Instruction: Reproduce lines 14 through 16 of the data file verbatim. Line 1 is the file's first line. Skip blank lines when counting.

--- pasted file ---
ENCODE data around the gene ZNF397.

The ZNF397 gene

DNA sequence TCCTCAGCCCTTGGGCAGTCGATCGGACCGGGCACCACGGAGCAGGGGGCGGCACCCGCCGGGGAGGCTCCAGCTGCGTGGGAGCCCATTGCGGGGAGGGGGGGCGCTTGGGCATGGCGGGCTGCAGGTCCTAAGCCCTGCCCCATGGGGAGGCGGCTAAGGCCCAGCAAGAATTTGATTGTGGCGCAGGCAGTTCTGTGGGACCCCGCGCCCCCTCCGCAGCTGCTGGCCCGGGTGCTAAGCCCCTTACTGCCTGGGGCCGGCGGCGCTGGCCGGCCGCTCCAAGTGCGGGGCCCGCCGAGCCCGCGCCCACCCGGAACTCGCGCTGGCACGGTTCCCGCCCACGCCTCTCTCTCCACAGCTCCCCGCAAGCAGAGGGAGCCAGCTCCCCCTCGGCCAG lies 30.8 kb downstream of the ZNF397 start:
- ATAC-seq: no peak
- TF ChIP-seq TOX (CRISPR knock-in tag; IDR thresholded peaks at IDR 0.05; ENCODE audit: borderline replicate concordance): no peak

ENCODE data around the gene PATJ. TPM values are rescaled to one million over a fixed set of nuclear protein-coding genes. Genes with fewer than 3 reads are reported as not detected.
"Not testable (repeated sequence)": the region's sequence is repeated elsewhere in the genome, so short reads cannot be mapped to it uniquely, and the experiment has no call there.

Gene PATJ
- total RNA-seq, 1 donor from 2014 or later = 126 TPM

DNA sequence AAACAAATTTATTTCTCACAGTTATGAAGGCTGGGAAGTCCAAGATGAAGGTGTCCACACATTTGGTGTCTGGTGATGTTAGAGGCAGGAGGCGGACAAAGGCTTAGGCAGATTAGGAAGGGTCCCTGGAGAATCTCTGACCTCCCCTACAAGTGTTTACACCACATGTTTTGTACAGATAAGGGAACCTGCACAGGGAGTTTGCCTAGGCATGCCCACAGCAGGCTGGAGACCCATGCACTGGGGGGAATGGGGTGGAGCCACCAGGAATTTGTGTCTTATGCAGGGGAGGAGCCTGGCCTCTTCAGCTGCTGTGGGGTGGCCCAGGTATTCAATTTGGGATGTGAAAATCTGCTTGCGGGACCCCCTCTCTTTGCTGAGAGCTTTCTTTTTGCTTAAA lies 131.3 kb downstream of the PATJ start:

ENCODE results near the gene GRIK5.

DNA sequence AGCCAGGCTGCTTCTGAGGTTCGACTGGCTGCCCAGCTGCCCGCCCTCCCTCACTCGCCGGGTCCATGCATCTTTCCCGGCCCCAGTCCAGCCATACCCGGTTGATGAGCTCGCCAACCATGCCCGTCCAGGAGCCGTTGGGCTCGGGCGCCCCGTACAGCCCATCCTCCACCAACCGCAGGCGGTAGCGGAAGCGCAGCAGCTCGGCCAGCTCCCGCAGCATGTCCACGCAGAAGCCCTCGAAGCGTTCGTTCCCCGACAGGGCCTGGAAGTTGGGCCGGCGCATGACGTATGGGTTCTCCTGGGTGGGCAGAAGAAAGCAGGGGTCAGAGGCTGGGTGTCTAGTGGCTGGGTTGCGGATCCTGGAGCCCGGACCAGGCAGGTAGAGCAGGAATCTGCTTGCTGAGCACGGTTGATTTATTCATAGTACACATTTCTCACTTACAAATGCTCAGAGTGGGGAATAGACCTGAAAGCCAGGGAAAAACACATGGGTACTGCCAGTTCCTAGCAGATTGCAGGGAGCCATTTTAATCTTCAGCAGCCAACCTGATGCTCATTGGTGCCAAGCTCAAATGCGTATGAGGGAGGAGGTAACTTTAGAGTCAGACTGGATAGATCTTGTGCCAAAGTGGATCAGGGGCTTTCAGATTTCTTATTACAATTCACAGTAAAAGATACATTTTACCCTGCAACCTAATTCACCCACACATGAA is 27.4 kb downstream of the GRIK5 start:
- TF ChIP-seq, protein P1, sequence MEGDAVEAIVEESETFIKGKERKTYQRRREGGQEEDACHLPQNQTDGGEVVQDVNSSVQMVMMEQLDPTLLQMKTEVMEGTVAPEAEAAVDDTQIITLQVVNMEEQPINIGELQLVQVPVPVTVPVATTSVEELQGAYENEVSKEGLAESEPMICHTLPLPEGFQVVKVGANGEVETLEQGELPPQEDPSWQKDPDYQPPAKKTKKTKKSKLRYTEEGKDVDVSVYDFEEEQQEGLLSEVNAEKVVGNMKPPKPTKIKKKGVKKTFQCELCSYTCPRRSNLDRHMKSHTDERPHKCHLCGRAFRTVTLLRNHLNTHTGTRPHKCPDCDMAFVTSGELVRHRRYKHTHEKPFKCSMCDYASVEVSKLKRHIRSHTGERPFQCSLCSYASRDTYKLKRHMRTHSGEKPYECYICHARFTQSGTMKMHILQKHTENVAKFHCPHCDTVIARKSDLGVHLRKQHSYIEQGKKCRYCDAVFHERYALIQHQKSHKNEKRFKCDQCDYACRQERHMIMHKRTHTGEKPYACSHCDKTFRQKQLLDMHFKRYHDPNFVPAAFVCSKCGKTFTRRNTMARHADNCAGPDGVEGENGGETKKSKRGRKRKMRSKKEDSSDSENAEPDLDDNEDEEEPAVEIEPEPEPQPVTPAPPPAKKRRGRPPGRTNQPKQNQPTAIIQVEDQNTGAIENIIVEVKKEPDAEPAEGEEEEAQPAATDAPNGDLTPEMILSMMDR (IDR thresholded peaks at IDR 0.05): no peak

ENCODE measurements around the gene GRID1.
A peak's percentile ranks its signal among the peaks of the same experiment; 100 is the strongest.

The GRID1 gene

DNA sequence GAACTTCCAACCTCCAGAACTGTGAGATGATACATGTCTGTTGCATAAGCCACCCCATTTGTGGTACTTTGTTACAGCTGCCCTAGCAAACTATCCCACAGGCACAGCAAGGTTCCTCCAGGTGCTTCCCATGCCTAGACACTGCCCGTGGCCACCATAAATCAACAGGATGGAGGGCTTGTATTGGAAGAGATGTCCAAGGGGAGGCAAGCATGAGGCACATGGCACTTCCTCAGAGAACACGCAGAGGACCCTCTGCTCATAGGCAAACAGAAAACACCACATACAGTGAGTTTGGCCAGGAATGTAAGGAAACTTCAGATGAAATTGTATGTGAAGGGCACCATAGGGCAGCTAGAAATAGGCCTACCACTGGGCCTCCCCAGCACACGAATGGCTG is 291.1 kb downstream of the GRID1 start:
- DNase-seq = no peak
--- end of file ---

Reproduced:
ENCODE measurements around the gene GRID1.
A peak's percentile ranks its signal among the peaks of the same experiment; 100 is the strongest.

The GRID1 gene